1 of 1 people found this helpful
Yes, it is possible to configure a hub-and-spoke VPN environment on the Firewall. The Sidewinder, acting as a the hub, will have all the the 'spoke' remote networks defined in it's SA for the remote networks. Each 'spoke' will have the firewall's network and each 'hub' network defined as the remote network as well. We have set this up in the past in support and have found it works pretty well.
Additionally, you can add a rules to allow certain types of traffic between each of the hubs if you so desire. If you would like a more detailed description, please let me know and I will be happy to type something up for you.
1 of 1 people found this helpful
What you are describing is definitely possible. It does take some extra work visualizing how the VPN definitions are going to be setup (local and remote networks have to be manipulated so that each "spoke" thinks that the HQ Sidewinder has each subnet "behind" it). If you are having trouble with this, support can definitely help.
I do have to say that this particular setup does have it's problems. If the HQ Sidewinder goes down, or it's internet connection has issues, etc, then all of the VPNs will fail. A "mesh" setup will provide redundancy. Another negative is that all traffic needs to traverse two VPN tunnels. If each device were able to communicate directly with each other device, it would eliminate some of the problems.
Another thing I wanted to mention is Control Center. If all of your devices happen to be Firewall Enterprise's managed by Control Center, there is a wizard which will create all the necessary VPN definitions for you.
Thanks guys. You have kind of confirmed what I was suspecting - and, yes Matt, I get what you are saying about the potential fragilities with hub-and-spoke against mesh. If we were dealing with only a handful of spokes, then a mesh config is neither too complex or too arduous.
The issues my customer has are two fold:-
- Having to deal with 30+ remote office configurations (and counting)
- The fact that the remote offices are not running Sidewinder's also (with one or two exceptions, the remote sites are all running SnapGear Firewalls).
In addition to this, many of the remote sites have two internal subnets (a LAN subnet and a separate VoIP subnet), which I guess means that the network values in the VPN definition will need to be duplicated.
What the customer would like to do in an ideal world is be able to define a single VPN at the remote office to force *all* traffic from the remote over the VPN back to HQ. He tried to do this by specifying a remote network entry of 0.0.0.0/8, but this seemed to clash with the corresponding security association entry at the Sidewinder end because the correspoding "local" network definition at the Sidewinder-end would contain the specific local subnet definitions.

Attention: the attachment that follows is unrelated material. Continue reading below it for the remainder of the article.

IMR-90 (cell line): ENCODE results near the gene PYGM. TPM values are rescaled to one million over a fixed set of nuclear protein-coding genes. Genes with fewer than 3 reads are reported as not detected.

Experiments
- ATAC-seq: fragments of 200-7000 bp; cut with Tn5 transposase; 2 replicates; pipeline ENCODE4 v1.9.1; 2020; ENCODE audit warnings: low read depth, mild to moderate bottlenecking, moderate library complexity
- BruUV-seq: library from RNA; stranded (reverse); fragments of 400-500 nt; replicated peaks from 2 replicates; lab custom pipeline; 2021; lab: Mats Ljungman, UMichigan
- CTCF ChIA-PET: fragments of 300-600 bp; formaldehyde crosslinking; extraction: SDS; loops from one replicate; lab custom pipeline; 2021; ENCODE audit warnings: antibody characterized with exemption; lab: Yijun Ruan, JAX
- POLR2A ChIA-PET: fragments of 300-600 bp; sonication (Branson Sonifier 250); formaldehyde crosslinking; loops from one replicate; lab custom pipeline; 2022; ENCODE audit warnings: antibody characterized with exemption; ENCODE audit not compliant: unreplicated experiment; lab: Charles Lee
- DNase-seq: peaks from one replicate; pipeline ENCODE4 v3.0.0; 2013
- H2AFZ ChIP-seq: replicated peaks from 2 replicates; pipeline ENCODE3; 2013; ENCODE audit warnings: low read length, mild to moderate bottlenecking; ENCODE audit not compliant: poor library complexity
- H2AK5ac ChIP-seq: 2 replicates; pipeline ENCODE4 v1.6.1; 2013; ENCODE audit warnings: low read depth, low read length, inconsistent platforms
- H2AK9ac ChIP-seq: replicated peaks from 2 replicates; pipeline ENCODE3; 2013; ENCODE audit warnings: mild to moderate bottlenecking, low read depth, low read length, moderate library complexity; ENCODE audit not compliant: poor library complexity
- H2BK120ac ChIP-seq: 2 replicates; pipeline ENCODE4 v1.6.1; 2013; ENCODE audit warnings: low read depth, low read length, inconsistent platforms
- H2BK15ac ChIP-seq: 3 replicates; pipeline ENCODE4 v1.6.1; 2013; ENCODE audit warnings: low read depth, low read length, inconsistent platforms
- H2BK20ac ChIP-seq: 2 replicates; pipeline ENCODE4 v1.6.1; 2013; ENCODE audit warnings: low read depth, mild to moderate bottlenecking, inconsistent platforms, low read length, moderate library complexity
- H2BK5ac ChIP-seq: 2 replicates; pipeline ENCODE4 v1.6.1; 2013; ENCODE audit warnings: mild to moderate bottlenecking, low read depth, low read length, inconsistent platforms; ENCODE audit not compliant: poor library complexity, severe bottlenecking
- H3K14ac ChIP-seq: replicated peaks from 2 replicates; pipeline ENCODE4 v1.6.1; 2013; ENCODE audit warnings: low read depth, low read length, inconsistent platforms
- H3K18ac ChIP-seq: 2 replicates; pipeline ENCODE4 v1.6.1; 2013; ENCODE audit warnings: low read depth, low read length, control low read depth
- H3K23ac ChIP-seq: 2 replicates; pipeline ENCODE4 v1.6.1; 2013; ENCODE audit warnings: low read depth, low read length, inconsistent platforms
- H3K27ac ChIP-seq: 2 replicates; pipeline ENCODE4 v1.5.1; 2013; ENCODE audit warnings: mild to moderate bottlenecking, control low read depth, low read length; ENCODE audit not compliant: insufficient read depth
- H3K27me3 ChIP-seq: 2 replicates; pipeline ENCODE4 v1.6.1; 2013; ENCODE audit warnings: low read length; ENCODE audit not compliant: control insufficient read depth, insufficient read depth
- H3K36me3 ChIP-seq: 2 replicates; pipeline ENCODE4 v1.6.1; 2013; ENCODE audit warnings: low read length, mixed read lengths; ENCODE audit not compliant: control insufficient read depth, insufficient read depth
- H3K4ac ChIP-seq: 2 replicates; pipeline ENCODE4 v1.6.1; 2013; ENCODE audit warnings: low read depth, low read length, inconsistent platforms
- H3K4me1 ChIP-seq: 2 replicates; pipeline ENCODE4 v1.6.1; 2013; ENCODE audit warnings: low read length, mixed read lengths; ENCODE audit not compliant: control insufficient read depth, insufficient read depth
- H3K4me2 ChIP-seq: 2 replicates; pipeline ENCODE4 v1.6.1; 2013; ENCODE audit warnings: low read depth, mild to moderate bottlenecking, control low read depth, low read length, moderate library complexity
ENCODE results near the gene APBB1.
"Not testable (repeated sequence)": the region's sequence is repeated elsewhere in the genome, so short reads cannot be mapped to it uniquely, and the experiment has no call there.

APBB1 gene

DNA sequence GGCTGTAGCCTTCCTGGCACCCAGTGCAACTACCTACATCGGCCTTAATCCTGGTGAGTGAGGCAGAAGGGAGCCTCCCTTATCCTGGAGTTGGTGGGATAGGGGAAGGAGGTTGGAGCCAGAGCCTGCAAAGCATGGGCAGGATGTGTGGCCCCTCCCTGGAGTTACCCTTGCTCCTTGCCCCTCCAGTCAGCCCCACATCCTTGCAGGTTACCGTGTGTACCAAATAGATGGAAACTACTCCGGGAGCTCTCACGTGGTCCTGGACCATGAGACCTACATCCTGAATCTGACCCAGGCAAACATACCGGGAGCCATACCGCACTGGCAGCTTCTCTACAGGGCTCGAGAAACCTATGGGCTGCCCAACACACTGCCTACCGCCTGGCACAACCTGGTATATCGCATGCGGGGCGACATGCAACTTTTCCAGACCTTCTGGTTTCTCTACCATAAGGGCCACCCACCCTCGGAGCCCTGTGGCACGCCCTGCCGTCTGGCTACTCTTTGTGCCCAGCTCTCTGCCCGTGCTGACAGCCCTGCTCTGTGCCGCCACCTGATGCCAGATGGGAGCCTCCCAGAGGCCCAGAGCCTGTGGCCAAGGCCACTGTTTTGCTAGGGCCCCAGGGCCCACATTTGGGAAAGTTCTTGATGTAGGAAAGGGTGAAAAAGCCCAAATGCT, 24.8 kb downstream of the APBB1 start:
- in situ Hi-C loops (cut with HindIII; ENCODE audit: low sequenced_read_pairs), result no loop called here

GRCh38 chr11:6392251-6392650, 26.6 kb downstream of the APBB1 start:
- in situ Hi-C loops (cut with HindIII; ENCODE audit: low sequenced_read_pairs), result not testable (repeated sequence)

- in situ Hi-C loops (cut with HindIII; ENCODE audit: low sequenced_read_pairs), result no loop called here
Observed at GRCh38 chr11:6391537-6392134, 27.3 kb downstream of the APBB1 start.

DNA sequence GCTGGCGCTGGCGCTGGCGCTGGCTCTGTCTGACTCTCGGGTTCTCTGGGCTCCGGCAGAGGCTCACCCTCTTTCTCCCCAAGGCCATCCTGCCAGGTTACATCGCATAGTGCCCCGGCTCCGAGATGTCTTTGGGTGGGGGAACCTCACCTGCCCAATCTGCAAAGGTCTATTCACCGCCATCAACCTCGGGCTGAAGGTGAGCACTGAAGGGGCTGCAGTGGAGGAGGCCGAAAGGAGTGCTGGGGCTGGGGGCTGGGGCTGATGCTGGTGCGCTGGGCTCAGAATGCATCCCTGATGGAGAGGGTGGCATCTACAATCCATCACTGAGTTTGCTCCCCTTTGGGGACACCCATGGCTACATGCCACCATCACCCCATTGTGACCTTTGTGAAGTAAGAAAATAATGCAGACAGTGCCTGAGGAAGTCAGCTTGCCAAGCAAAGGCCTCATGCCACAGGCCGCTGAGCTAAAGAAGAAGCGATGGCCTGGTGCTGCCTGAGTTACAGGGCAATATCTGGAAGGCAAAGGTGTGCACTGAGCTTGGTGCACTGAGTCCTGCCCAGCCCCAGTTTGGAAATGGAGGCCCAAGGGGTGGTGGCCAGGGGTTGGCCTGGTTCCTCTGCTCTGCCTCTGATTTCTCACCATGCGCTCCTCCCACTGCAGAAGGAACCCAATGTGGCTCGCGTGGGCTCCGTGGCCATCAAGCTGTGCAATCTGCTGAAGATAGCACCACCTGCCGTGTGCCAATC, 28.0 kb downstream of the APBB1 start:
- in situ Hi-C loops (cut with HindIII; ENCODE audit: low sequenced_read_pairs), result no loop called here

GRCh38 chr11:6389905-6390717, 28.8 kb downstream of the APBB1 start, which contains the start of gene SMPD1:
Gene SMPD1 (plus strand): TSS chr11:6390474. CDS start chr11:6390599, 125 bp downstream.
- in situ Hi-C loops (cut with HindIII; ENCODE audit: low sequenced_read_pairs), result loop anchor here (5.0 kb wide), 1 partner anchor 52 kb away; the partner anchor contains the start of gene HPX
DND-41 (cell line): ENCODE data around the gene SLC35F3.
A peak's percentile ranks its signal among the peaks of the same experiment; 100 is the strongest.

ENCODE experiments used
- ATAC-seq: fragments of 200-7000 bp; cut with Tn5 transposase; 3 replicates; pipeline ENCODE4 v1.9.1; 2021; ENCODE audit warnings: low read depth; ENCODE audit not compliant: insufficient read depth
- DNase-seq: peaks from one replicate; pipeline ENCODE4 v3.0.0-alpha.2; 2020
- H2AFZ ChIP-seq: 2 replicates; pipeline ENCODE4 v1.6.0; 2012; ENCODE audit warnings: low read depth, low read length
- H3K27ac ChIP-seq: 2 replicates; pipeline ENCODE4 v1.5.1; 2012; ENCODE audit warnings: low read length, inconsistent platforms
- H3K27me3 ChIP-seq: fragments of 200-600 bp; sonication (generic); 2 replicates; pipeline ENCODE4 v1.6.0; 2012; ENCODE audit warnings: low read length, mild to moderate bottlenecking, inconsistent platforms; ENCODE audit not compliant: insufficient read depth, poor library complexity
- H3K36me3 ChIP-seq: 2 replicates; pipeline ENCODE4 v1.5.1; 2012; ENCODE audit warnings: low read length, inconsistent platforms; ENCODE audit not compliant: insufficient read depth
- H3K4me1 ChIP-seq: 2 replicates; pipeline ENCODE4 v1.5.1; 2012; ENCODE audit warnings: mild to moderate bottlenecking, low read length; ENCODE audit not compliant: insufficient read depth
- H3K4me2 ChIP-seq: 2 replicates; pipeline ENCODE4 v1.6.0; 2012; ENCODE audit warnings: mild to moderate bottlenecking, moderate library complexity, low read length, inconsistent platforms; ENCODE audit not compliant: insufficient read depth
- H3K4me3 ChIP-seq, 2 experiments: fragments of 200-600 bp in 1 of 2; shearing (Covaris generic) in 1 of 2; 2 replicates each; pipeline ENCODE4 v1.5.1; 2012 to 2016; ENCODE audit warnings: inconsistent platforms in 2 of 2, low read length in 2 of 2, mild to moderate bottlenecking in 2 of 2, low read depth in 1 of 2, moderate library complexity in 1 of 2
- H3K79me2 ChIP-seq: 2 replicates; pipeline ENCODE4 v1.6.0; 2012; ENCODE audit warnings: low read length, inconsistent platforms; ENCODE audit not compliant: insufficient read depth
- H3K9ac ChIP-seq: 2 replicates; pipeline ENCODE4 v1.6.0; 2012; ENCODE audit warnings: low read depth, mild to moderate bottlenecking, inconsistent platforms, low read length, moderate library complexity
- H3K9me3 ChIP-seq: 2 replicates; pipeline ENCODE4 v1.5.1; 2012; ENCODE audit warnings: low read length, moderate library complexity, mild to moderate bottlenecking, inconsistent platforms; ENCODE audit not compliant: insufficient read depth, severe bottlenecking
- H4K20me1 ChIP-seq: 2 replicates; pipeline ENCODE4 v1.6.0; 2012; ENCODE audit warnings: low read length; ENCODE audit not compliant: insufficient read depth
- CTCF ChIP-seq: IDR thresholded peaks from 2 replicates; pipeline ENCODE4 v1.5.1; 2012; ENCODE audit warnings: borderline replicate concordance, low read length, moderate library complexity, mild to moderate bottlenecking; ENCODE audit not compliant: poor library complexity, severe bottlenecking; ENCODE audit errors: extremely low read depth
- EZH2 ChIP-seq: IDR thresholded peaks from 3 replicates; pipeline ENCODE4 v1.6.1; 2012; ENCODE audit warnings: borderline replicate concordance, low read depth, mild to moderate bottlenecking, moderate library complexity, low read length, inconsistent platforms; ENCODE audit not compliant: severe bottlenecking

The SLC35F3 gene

I know that as a Sidewinder forum, the SnapGear is somewhat out of bounds from a discussion point of view. Given that the SnapGear does allow for multiple remote subnet declarations, it should be possible to configure it's SA to contain the subnet definitions for both the HQ network and any of the other hubs it needs to communicate with.
I've used '0.0.0.0/0' successfully as the 'Local Network' in client-to-gateway VPNs. I have not tried it with gateway-to-gateway VPNs though. Either way, both ends need 0.0.0.0/0 configured, in the 'Remote network' on the Snapgear side and the 'Local Network' on the Sidewinder side.
I think that using 0.0.0.0 may work, but in my opinion, it may not be the best option. I think that what will happen is that the remote device (Snapgear) may try to tunnel everything through, instead of simply the traffic that goes to the other sites. That means all web traffic, mail, etc would go through the tunnel, even if it is destined for the internet(unless this is something you are looking for).
This is where the tricky part comes in. Pretending you have a tunnel to two Snapgears (from a Sidewinder) and each Snapgear has one network behind it:
subnet_a is behind Snapgear_a
subnet_b is behind Snapgear_b
subnet_c is behind the Sidewinder
The VPN definition on the Sidewinder for the tunnel to Snapgear_a needs to have a local network of subnet_c, as well as subnet_b.
The VPN definition on the Sidewinder for the tunnel to Snapgear_b needs to have a local network of subnet_c, as well as subnet_a.
The VPN configuration on Snapgear_a needs to have a remote network of subnet_c and subnet_b.
The VPN configuration on Snapgear_b needs to have a remote network of subnet_c and subnet_a.
This is difficult to describe, so I hope that you understand this.
Matt - you're right, it is difficult to describe!
However, I do understand what you are getting at and I have (with the help of one of my customers, who made their Sidewinder available to me) actually proved the hub and spoke scenario to work.
The hub was our Sidewinder here. The spokes were my customer's Sidewinder and a SnapGear sitting at my house. With no direct VPN between my home subnet and the customer's subnet, I created the VPNs (as described between home & office and office & customer) and was able to SSH from home to the internal IP address of my customer's Sidewinder.
As you've indicated, the trick is in being able to know which local & remote subnets to enter at each gateway. With a hub and two spokes it's not too bad. The customer has some 25-30 spokes (and many of the spokes have two subnets - voice and data), so depending on how many of the spoke sites need to see each other, I can envisage his list of local and remote network entries in each VPN definition being quite lengthy!
Thanks for your help.